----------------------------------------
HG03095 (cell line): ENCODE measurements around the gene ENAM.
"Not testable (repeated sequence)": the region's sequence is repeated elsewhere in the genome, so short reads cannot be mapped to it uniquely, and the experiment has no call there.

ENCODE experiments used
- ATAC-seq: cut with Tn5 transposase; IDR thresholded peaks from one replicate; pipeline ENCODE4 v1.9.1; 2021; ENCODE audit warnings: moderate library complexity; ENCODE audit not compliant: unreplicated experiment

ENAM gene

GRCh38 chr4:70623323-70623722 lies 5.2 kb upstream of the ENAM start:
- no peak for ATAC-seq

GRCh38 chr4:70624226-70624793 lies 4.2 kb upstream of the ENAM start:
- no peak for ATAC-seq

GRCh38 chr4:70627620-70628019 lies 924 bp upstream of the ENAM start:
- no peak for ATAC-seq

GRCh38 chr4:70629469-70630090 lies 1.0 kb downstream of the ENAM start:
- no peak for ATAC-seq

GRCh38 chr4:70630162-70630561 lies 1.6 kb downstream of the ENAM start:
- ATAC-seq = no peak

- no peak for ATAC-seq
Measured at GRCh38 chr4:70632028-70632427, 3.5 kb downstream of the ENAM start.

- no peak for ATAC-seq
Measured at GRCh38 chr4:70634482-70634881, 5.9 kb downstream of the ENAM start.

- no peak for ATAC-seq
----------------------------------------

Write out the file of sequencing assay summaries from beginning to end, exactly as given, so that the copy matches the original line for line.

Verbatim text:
HG03095 (cell line): ENCODE measurements around the gene ENAM.
"Not testable (repeated sequence)": the region's sequence is repeated elsewhere in the genome, so short reads cannot be mapped to it uniquely, and the experiment has no call there.

ENCODE experiments used
- ATAC-seq: cut with Tn5 transposase; IDR thresholded peaks from one replicate; pipeline ENCODE4 v1.9.1; 2021; ENCODE audit warnings: moderate library complexity; ENCODE audit not compliant: unreplicated experiment

ENAM gene

GRCh38 chr4:70623323-70623722 lies 5.2 kb upstream of the ENAM start:
- no peak for ATAC-seq

GRCh38 chr4:70624226-70624793 lies 4.2 kb upstream of the ENAM start:
- no peak for ATAC-seq

GRCh38 chr4:70627620-70628019 lies 924 bp upstream of the ENAM start:
- no peak for ATAC-seq

GRCh38 chr4:70629469-70630090 lies 1.0 kb downstream of the ENAM start:
- no peak for ATAC-seq

GRCh38 chr4:70630162-70630561 lies 1.6 kb downstream of the ENAM start:
- ATAC-seq = no peak

- no peak for ATAC-seq
Measured at GRCh38 chr4:70632028-70632427, 3.5 kb downstream of the ENAM start.

- no peak for ATAC-seq
Measured at GRCh38 chr4:70634482-70634881, 5.9 kb downstream of the ENAM start.

- no peak for ATAC-seq